601. International Bright Young Thing

So living at Jordan’s turned out to be like living at Grand Central Station. There was always someone interesting coming or going. Musicians, songwriters, deejays, New York art scene people—it wasn’t always clear who was connected to him for actual work and who was just there to hang around. Then again, I suppose making connections is part of the work when you’re in the business. The old cliche is “it’s not what you know, it’s who you know.” I’d say it’s more like both: you have to know your what, but you have to know the who, too.

Jordan was a connector. He was a match-maker. A people-person. My overwhelming impression of him from when we’d worked on the Moondog Three album together was that he was quiet. Quiet and serious. That impression didn’t change after three weeks in New York. Jordan being serious and quiet made people think of him as a “good listener.” Not a day went by when someone didn’t want his advice about something and to tell their whole tale of woe, whether personal or industry-related or what. Which meant that sometimes I think Jordan didn’t actually listen. He’d have the phone on his shoulder and murmur “mm hm” from time to time while he did something else with his hands, like fuss around with MIDI tracks in the computer. But I think it didn’t matter: people felt better after using him like a kind of confessor, and at the end he sometimes even dispensed advice which was always supportive.

Then again, Jordan’s actual job, in some ways, was to be a “good listener.” In the studio he was listening for what was there, and what things could be, trying to bring out the sonic excellence in a performer or a song or an arrangement. And on top of that he was the go-to guy for some record execs when they had a problem artist. Whether that artist was a diva who had gone bride-zilla during recording or a fragile talent who had faltered because of shattered ego or what.

I could see why Mills had gone straight to him when Ziggy had been difficult.

Ziggy was the topic we mostly avoided for the whole first week I was there, partly because we were so busy. We spent a couple of days tacking down rough demos of songs, and then one day Jordan said to me while handing me my noon cup of coffee, “Let’s go to the studio today.”

“Okay.” That was about as much as I could say until the coffee sank in. When it did, I added, “Why?”

“Because I think I have someone who is going to want ‘Sex With an Ex’ and it’ll go down a lot better if the actual showcase reel doesn’t have the sound of sirens driving by in the background.”

“Okay.” That made logical sense. Except it didn’t, and I realized that by the time I got to the bottom of the cup. “Wait. ‘Sex With an Ex’? Trav, you’re kidding. I just tossed that off for fun.”

“Exactly,” he said, and didn’t offer any other explanation.

That’s how I learned anything I played, even stuff I was just goofing around on, went into Jordan’s auditory memory banks.

So we went to a studio on the fifth floor of a mixed-use building in Tribeca. If you aren’t familiar with New York City it’s hard to describe what most of the buildings are like. I think most people picture “office buildings” as skyscrapers with wide, gleaming lobbies. But the majority of the buildings are 5-10 stories tall, cramped, with a million different businesses crammed in them. A massage parlor, commercial art studio, insurance agent, religious tract publisher, and pet psychologist were all in the same building with the recording studio. We went up the stairs. The only elevator came off the loading dock in back and was the kind with a cage. I don’t mean the gilded-age kind of cage, I mean the industrial ones that open top-to-bottom.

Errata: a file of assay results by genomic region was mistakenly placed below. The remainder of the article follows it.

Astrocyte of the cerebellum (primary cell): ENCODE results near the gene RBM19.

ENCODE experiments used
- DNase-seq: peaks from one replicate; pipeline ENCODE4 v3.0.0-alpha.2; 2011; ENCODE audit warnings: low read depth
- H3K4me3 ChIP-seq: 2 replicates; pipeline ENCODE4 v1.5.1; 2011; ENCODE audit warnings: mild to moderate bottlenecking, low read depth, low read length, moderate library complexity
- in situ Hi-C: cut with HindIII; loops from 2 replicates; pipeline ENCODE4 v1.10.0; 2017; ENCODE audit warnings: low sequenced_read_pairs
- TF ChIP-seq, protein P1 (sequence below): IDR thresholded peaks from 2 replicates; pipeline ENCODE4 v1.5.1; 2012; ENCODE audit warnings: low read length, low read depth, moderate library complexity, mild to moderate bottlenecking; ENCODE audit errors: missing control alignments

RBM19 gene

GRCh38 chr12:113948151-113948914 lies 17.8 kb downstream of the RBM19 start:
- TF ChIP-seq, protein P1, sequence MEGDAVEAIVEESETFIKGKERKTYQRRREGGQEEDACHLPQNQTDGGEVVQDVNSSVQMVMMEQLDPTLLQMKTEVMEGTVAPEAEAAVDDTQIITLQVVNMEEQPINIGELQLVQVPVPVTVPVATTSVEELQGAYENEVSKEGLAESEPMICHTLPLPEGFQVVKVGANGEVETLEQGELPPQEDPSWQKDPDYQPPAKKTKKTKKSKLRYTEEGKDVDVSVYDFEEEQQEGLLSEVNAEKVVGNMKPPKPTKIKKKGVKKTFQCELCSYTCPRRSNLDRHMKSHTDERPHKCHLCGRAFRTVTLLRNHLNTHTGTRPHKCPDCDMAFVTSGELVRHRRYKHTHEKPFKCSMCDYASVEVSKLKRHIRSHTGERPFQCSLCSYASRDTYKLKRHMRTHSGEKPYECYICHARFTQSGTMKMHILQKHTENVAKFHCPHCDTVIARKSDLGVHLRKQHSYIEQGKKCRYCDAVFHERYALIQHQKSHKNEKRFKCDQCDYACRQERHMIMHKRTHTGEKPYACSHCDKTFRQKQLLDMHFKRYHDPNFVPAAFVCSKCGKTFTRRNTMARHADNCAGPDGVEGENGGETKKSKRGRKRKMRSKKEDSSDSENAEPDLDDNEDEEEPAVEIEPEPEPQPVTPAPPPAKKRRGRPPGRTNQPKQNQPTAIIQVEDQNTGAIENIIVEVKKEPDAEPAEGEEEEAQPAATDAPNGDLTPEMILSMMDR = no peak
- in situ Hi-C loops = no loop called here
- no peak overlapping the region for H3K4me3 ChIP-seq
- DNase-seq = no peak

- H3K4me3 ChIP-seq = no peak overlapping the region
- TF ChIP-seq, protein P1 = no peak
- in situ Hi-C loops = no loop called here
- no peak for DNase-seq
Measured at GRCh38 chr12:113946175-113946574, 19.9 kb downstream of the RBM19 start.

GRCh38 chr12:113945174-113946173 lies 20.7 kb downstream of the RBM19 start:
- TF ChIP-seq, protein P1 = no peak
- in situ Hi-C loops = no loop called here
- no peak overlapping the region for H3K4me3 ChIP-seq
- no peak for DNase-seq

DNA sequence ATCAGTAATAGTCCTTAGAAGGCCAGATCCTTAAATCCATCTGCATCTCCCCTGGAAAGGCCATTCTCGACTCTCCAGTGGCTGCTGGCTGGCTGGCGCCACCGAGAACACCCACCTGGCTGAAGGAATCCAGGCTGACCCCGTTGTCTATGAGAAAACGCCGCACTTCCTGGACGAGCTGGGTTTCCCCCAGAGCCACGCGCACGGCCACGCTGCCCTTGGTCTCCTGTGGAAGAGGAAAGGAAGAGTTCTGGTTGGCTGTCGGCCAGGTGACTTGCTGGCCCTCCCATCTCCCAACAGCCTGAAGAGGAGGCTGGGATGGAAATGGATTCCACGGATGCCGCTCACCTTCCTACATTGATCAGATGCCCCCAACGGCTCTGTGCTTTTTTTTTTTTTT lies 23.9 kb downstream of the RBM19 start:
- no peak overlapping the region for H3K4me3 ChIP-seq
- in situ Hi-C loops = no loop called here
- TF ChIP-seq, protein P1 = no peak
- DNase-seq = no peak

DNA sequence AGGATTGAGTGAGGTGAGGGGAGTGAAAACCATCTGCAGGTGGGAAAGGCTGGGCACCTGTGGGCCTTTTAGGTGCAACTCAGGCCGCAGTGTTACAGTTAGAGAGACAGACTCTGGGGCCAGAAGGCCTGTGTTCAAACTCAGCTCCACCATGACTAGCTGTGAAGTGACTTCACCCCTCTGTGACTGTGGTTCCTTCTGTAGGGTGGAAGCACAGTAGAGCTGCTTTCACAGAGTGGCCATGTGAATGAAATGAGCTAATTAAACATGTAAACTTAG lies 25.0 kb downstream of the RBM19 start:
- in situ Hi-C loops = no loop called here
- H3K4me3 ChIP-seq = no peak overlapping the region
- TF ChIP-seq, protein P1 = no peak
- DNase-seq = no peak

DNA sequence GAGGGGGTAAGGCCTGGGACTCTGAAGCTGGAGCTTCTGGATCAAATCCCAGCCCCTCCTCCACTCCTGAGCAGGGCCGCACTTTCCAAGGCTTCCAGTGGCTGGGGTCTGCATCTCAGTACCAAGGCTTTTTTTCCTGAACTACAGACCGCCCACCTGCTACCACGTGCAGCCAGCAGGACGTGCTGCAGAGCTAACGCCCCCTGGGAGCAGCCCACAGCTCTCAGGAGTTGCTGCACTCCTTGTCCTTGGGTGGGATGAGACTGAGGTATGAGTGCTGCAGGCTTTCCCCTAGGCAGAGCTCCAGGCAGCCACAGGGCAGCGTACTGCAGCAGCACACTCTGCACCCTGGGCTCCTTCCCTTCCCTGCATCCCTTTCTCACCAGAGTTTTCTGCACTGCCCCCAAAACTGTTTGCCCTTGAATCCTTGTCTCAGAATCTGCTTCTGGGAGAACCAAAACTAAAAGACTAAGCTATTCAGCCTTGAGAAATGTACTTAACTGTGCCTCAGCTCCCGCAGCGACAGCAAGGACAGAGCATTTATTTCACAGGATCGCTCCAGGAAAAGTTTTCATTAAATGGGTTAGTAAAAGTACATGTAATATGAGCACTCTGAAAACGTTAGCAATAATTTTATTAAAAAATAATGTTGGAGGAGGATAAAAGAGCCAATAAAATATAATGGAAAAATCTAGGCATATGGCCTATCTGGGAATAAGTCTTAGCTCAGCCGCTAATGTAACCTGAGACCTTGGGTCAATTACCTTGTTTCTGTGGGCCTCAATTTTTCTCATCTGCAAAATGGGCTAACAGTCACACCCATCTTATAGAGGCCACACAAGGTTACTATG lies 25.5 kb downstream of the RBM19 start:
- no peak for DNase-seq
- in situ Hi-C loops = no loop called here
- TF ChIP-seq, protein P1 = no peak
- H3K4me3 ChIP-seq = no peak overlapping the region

That kind of wet snow was falling that day, that kind that wants to change to rain but doesn’t quite manage it. It soaks your shoes, though. When we got upstairs we were sweaty and winded, and I took my sneakers and socks off and put them on the radiator to hopefully dry.

“I know this is just a demo,” he said, while I tuned up the Fender, “but I’d like to multi-track it.”

“Your wish is my command,” I said, non-ironically.

“Cool.” He busied himself setting up a mic and screen in the vocal booth, and then fussing around with the drum kit in the corner.

I didn’t ask something dumb like You play the drums? since apparently he did.

I don’t think it took us more than an hour to nail down “Sex with an Ex.” It’s not a long song, it’s a simple song, and we ended up not needing very many takes. Jordan also played bass, which he laid down while I did a second guitar track.

I should explain something about recording instruments like electric guitars to tape like we were. You can’t just take the plug on an electric guitar and, say, plug someone’s headphones into it and expect what they’re going to hear is what an electric guitar “sounds like.” A lot of that sound you expect to hear is created by the effects pedal and the amp. To get that sound on tape what you’re recording isn’t the sound coming out of the guitar, it’s the sound coming out of the amp. So to get it onto tape, that means putting a microphone in front of the amp.

That means, though, that the amp and the mic can be in a soundproof booth, while the guitar and the guitar player and the engineer and whoever else is hanging around, can be at the desk in the control room chatting with each other. None of the sound of the chatting gets onto the recording. This means you can be telling each other things like “Go into the B section here,” and “Is this where you want the chorus to come in?”

If you’re me, that cuts down the number of takes, since unlike in a live performance, you can be cuing each other. Also unlike a live performance, if you flub something you can stop and pick up again from that spot and you don’t have to start over from the beginning.